Sat, Aug 21 | Boise

City Club of Boise Tour: Foote Park Interpretive Center

City Club of Boise members are invited to attend a guided tour of the Foote Park Interpretive Center.
Registration is Closed
City Club of Boise Tour: Foote Park Interpretive Center

Time & Location

Aug 21, 9:00 AM – 10:00 AM MDT
Boise, Boise, ID 83716, USA

About the Event

City Club of Boise members are invited to attend a guided tour of the Foote Park Interpretive Center. Foote Park Center was built to improve the existing Foote Park Site to honor two individuals, Arthur DeWint and Mary Hallock Foote. They had important impacts on the physical and cultural developments in Idaho's Treasure Valley. The Center highlights the Footes who had a vision of the Treasure Valley populated with thousands of prosperous families.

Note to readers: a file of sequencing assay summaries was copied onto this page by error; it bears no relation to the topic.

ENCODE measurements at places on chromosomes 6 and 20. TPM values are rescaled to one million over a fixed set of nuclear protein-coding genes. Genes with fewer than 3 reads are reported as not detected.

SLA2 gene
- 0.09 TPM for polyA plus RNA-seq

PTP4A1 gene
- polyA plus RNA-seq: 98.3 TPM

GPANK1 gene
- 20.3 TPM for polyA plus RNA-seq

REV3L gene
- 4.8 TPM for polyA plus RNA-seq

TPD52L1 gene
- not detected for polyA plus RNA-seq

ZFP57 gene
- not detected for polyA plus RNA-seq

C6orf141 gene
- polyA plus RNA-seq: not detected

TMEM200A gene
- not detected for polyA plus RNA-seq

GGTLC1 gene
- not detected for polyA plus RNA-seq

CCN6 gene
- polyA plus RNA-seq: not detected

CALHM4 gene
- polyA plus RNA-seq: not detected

The Center is located at the site of the original Foote Stone House, designed and built by Arthur Foote in 1885. It was funded by sales of Mary's literary works, and constructed using lava rock for the walls and native wood for floors and cupboards, as well as cement made from Arthur’s formula.

During the tour, park co-founders Dr. Janet Worthington and Mary Ann Arnold will walk you through the park, telling the Foote story, explaining the displays, interpretive panels, and other park features. Additionally, they will share the backstory of how they envisioned, funded, and built the Center. A costumed “Mary Hallock Foote” will likely stop by to welcome you to the site!

Mary Hallock Foote, author and artist, arrived in Boise in 1884. A native of New York, Foote came to Idaho accompanying her engineer husband Arthur, who designed the New York Canal. Wallace Stegner’s Pulitzer Prize-winning 1971 novel Angle of Repose is loosely based on Foote’s life, and passages from her letters can be found in his book.

Saturday, August 21, 2021 from 9:00 a.m. to 10:00 a.m.

Directions: From Highway 21, turn to cross Lucky Peak Dam, follow the ridge road for about 1⁄2 mile to the next Foote Park Sign, turn right downhill back towards the river, and travel about 1⁄2 mile to the park at end of the gravel road.

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